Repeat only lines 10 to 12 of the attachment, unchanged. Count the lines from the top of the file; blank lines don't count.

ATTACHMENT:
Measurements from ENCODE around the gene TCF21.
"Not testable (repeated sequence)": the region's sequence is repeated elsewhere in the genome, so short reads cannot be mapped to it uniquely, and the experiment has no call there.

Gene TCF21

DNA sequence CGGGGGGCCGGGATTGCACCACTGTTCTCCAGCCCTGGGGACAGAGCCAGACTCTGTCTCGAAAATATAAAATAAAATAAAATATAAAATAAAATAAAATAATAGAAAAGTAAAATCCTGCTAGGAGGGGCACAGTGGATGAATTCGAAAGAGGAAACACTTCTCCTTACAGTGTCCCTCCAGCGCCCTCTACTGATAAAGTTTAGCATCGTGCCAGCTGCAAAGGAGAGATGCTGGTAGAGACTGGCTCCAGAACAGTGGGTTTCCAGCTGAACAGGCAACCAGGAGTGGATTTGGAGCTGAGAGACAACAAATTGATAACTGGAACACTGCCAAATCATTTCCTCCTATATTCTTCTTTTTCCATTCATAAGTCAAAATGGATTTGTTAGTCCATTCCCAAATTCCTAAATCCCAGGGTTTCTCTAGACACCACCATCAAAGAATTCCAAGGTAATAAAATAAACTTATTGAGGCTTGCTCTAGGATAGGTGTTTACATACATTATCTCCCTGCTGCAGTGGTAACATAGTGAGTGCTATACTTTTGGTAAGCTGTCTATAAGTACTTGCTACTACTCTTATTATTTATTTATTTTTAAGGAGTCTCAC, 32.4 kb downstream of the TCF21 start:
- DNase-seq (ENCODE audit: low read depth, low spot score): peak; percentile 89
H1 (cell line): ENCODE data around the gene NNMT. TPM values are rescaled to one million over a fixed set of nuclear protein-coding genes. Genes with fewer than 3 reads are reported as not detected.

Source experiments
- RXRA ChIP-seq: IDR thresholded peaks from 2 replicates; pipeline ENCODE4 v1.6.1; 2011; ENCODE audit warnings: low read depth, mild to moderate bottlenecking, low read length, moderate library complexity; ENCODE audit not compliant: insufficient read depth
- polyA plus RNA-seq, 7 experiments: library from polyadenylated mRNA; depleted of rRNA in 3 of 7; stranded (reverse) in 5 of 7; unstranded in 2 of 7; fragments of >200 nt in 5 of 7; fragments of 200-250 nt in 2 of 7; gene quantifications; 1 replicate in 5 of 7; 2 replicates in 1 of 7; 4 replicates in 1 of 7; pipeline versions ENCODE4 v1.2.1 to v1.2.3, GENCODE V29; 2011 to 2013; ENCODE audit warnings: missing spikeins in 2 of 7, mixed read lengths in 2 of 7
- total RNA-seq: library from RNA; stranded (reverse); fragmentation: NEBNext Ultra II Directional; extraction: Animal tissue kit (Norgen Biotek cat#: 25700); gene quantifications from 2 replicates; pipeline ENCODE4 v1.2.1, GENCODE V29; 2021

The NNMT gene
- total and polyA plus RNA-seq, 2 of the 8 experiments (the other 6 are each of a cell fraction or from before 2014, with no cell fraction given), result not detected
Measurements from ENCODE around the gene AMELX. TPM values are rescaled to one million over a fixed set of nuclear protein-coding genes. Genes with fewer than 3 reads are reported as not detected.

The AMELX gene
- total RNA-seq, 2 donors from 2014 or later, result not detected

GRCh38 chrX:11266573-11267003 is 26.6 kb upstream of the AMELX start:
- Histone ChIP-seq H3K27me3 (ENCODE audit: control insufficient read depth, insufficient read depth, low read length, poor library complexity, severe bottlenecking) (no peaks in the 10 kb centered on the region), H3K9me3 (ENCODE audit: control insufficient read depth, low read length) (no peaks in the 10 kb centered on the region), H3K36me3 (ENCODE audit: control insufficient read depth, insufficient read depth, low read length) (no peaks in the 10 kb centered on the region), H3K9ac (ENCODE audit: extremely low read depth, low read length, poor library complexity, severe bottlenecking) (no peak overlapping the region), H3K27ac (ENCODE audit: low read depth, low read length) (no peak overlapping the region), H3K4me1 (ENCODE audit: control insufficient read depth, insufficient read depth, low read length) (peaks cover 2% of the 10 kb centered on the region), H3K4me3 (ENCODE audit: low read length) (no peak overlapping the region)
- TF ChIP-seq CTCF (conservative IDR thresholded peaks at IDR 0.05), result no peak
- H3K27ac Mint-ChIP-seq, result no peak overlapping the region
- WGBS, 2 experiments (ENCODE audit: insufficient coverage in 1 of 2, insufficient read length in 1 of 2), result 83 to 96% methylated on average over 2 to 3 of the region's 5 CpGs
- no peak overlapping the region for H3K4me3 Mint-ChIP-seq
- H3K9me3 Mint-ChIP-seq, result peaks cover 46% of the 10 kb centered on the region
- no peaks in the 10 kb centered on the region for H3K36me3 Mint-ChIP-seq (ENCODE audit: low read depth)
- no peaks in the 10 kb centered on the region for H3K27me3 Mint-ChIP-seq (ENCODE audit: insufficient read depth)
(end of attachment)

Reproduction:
- total RNA-seq: library from RNA; stranded (reverse); fragmentation: NEBNext Ultra II Directional; extraction: Animal tissue kit (Norgen Biotek cat#: 25700); gene quantifications from 2 replicates; pipeline ENCODE4 v1.2.1, GENCODE V29; 2021

The NNMT gene
- total and polyA plus RNA-seq, 2 of the 8 experiments (the other 6 are each of a cell fraction or from before 2014, with no cell fraction given), result not detected